The Finnish activist economist Akseli Virtanen has created a new cooperative hedge fund that mixes art and finance and challenges the entire space surrounding fintech.
I was invited to an advisory meeting with the London-based Danish film director Mette Reitzel who is planning to make a documentary about the Finnish political economist Akseli Virtanen and his futuristic hedge fund ‘Robin Hood Minor Asset Management Cooperative’ (you can see the trailer at http://www. robinthemovie.com). Virtanen’s project came to existence in 2012 at the University of Aalto near Helsinki in Finland inspired by a team of artists, economists and philosophers and it was considered not only a technologically advanced investment fund but also ‘a piece of economic performance art’. It is particularly the latter that excites me because as a futurist I believe that artists spot new trends in society long before politicians and economists.
The Robin Hood Cooperative has evolved a lot since its start five years and it is no longer just a happening but an interesting financial alternative fueled by fintech. Behind it is the Economic Space Agency (ECSA), comprising forty odd econauts ranging from economist and finance theorists over artists and lawyers to software architects and programmers – exactly what is needed if you want to re-imagine what the economic space may be in the future. The econauts want to create a new financial space of 21st century with new opportunities for all those who are excluded today and design platforms fit for a world where half of all current work becomes obsolete and still more people are living in a gig economy. The core of the Robin Hood Coop Hedge Fund is a trading algorithm called “the parasite” – it’s a “trend-following” algorithm that identifies herding behaviour among the big players in the stock markets and then make trades to try and profit from that. And it seems to work for Robin Hood. Part of the profit goes to the individual members of the cooperative and a part goes to various activists project decided by the collective; we see similar behaviour at Lemonade, the hyped New Yorker p2p insurtech startup.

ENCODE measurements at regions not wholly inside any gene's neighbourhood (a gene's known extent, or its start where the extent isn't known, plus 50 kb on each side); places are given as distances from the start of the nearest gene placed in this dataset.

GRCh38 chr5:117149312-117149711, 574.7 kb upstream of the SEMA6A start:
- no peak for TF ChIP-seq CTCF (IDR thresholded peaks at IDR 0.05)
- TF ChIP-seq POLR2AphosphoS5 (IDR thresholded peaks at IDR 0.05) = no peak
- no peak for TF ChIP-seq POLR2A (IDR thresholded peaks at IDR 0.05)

At the moment ECSA is in the process of moving everything on a blockchain and turn Robin Hood Coop into a distributed autonomous organization (DAO) making it a hedge fund owned and run by nobody and everybody who has a share in the blockchain. Akseli Virtanen explains that financial technologies are moldable and just waiting for an artist’s touch to make something new; if we bring art to finance we can create entire new processes never thought of before. And this is why his project inspires me. The profit generated by Robin Hood compared to the big hedge funds is ridiculously little, although measured in 2 digits, but the Economic Space Agency reminds us that we can and indeed should try to re-define our financial future. Akseli Virtanen reminds me of Andy Warhol, the pop artist who made copies of the commercial icon’s of America in the sixties. He showed his originality in the copying. So does Virtanen with his Parasite algorithm; he mimics the market and doesn’t try to hide it! On the contrary – he plays their game on their field. He will never be able to beat the market with the ‘parasite’ but he will bring investing to new audiences and in the process he tries to change the rules and expand the game board. This is wonderful fintech pop art – and like the pop artists in the 50s and 60s helped us to better understand the society we lived in so does Virtanen help us understand and question fintech and future finance. He offers a new and needed dimension to fintech. Try to google “fintech and art” and you get 6 hits – this is unchartered territory that needs exploring. Consequently, I have just signed up for a share in Robin Hood Coop; I want to be an econaut too. It will cost me 30 euro to become a member of the collective but that is dead cheap for a trip into a new financial space where nobody has been before.
Consulting futurist and the founder of